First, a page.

Daily Times Editorials | July 20, 2020

Wheat crisis

The government has belatedly admitted the shortage of wheat in the country as it has allowed private buyers to buy stocks from the international market. In the times of a pandemic, when food security becomes a most vital issue for every country, it becomes harder to import wheat at usual rates. All major wheat exporting countries, such as Russia and the US, have banned wheat exports. That is quite logical. The import of 270,000 tonnes of wheat has been ordered by private buyers, which will reach the country in September, according to the Ministry of National Food Security and Research. So far, more than 120 importers have agreed to import wheat. It seems the government, which has restricted flour millers to sell flour at official rates, will have to provide subsidy to the importers. The government wants flour mills to sell flour at Rs850 per 10 kg whereas millers have to buy the commodity at Rs2,000 from private buyers, making it impossible for them to follow official rates.

Deadlock over official rates of flour persists in the country. Flour millers in Punjab want the release of 25,000 tonnes of wheat in Punjab, whereas the provincial government has agreed to release 17,000 tonnes a day. The government insists flour mills are getting against the province’s urban population-based requirements of 16,602 tonnes per day, while millers say earlier they would add up 10,000 tonnes from their own stocks to meet the daily demand. This year, millers were not allowed to buy wheat from farms. By looking closely at the crisis, one can see that from the common man to wheat farmers, retailers, flour millers and chakki owners, all are complaining about the shortage of wheat in the country. Not only the people, Federal Minister for Food Security Fakhar Imam has also pointed out the absence of wheat from the market. Pakistan used to be a country with surplus wheat since 2010. In 2019, for the first time, flour prices soared, and wheat disappeared from markets. For 2020-21, the Federal Committee on Agriculture set a procurement target of 27.03 million tons from 9.2 hectares (22.73 million acres) in 2020 in the sowing season. When the target was set, it was predicted that Pakistan would get a bumper crop this year, almost two million tonnes more from the five-year average (25.38 million tonnes). It never happened. The government should arrange sufficient wheat stocks and lessen production cost so that farmers again turn to the staple food crop.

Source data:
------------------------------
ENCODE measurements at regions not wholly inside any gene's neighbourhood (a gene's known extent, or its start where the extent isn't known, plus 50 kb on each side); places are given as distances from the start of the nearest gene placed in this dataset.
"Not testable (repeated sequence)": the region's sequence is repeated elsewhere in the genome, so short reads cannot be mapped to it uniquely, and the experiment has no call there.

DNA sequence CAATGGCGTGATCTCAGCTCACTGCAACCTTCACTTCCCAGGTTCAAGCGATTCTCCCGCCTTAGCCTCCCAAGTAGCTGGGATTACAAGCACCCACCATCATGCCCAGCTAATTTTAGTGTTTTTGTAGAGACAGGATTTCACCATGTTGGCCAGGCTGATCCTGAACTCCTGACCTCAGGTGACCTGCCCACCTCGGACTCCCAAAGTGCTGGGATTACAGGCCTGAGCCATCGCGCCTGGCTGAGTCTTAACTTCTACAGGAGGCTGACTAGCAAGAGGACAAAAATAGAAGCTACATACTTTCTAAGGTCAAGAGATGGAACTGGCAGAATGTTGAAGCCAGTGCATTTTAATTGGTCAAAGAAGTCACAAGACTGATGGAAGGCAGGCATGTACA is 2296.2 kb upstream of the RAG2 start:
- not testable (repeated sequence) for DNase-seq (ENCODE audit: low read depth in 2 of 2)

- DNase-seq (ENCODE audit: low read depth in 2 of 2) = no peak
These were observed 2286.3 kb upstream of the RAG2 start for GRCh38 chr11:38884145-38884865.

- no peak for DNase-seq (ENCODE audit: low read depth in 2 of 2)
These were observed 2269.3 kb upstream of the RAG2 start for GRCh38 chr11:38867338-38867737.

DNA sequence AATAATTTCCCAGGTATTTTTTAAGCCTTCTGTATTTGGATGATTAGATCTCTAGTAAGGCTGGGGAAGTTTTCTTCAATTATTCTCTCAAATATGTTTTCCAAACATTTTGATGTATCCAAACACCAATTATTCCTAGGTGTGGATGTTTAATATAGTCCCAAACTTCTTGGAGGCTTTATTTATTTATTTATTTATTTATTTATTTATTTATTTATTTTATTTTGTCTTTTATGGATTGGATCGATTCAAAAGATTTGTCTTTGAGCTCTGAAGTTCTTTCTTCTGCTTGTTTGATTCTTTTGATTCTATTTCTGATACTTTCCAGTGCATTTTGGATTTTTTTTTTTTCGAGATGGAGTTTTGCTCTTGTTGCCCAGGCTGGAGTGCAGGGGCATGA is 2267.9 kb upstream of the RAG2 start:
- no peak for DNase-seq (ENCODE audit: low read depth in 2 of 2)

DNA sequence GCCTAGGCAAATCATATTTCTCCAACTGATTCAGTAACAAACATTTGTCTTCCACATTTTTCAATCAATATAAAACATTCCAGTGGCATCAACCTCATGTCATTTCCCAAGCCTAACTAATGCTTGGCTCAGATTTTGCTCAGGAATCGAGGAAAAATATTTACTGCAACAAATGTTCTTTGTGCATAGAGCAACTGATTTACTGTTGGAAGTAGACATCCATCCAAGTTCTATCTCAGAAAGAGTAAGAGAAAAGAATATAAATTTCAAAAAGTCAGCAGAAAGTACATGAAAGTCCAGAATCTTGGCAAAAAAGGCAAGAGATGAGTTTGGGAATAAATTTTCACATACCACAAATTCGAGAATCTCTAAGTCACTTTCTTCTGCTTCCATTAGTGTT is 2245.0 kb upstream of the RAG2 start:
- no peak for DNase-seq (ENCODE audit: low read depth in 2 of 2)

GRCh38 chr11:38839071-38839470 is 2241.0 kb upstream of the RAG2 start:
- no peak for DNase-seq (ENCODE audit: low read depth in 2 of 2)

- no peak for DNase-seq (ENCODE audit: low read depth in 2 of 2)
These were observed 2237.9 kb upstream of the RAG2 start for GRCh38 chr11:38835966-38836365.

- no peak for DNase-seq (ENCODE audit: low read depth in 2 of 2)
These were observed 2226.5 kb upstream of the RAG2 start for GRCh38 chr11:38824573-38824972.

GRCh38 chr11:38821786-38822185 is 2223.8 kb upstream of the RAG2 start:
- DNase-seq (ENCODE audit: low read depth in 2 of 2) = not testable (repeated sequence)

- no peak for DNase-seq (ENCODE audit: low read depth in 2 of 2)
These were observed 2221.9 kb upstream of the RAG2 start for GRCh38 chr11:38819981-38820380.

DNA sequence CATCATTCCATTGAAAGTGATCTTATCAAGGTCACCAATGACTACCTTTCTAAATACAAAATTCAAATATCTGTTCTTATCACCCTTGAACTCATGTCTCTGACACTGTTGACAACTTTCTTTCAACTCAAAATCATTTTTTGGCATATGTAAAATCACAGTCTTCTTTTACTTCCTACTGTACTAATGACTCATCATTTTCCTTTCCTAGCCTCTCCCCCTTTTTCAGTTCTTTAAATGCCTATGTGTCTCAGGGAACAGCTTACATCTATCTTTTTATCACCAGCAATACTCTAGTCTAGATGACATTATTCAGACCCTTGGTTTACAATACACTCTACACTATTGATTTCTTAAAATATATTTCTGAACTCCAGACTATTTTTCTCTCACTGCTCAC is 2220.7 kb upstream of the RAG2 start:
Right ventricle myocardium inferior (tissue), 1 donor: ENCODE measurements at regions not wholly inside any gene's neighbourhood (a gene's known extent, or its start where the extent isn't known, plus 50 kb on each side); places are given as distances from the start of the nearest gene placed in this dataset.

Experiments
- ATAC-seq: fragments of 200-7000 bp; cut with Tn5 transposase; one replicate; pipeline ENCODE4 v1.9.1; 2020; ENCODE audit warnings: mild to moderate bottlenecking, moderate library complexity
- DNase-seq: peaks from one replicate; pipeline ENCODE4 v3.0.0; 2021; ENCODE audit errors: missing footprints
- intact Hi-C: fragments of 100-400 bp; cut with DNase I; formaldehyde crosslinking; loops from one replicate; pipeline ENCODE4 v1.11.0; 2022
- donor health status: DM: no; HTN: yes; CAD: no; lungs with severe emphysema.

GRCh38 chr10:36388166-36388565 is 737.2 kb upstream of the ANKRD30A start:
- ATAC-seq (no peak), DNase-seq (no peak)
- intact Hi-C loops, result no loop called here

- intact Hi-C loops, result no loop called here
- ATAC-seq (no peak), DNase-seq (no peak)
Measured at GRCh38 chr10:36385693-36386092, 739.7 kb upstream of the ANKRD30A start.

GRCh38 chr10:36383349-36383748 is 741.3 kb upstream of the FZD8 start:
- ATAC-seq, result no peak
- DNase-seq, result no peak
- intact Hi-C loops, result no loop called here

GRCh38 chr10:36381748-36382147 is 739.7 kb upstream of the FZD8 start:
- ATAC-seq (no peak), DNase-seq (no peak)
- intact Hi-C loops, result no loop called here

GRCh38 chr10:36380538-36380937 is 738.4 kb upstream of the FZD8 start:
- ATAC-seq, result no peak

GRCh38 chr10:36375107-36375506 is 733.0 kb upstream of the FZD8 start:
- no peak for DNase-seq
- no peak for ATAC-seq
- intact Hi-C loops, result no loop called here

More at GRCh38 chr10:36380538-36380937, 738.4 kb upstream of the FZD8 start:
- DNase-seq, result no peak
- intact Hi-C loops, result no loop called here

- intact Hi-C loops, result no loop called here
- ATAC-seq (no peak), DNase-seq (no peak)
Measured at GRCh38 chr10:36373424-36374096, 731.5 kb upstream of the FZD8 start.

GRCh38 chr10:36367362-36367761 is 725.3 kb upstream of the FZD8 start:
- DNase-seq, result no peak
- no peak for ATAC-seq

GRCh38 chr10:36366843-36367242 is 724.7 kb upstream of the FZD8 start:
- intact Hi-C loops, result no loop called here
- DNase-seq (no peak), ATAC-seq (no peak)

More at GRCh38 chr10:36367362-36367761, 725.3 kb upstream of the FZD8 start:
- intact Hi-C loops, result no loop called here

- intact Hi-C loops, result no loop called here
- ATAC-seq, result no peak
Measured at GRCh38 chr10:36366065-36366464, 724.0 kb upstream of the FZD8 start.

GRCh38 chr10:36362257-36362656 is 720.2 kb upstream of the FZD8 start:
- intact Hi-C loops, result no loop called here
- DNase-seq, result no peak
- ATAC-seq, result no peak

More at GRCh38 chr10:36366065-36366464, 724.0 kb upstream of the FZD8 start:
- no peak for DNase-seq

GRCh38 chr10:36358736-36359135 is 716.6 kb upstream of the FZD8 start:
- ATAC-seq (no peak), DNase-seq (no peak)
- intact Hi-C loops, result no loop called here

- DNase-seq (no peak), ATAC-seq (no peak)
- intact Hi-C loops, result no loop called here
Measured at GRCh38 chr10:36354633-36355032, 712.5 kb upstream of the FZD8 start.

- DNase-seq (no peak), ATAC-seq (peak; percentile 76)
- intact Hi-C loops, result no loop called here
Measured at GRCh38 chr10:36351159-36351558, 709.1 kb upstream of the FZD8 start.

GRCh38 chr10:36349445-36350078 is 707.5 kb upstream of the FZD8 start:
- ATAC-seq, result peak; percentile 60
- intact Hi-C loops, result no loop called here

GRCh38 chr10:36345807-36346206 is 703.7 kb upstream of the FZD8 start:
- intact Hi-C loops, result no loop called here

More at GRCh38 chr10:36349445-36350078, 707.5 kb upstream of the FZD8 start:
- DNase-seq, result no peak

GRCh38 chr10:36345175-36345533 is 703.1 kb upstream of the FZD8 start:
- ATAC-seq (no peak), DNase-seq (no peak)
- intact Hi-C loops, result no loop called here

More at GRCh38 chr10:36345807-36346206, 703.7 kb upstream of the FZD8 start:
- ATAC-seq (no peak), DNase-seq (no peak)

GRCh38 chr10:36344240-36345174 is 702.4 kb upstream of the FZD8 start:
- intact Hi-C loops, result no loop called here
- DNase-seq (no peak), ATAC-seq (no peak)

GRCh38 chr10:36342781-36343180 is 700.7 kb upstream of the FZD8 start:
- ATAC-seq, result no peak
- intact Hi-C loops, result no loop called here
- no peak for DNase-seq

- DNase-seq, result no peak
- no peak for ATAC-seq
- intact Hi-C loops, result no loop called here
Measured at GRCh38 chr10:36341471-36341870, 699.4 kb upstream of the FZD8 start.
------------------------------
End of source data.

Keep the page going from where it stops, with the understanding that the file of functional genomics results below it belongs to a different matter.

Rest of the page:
Back to polio campaigns

Before the breakout of the COVID-19 pandemic, we were fighting against poliovirus. The battle had to be abandoned because of the physical distancing and lockdown enforcement, which the country is going to resume from today (July 20) with a countrywide campaign. During the lull, the deadly virus kept preying on children under five all the time, and so far, the virus has crippled 60 young lives in the first seven months of the year, of them 21 cases have been reported from Khyber Pakhtunkhwa, 20 from Sindh, 15 from Balochistan and four from Punjab during the current year. Last year, the tally was 147. The fresh case was reported from Balochistan where a 17-month-old girl, who belongs to Chaman town of Qila Abdullah district, tested positive for the poliovirus. The girl would have to lead special child life because of the refusal of her parents to vaccinate her against the virus. The National Institute of Health has reported it was a case of refusal as the family was against the vaccination due to which the vaccine was not administered to the child during the routine immunisation.

Only Pakistan and Afghanistan are the countries with polio cases. Because of the high frequency of the polio cases, Pakistan is under a polio-linked travel restriction imposed by the World Health Organisation and now every person travelling abroad has to carry a polio vaccination certificate. Hopefully, the resumption of the polio drives will help the government tackle a spike in the polio cases. It can only be done when the public cooperated with the vaccination teams. Polio eradication efforts are often thwarted by parents’ refusal to get their children vaccinated, mainly due to cultural and religious influences. Since its inception in 1994, the polio campaigns in Pakistan have been the victim of misinformation, propaganda, disinformation and lies. As the government fought fake news and disinformation in the case of coronavirus, it should show the same spirit to fight lies in the case of polio vaccine. The world has yet to discover a vaccine against coronavirus, but it has invented and successfully used a vaccine against poliomyelitis which has killed the virus from the entire world, except for two countries. People in our part of the world need to realize the importance of vaccination or be ready to playing with the lives of children.

Published in Daily Times, July 20, 2020

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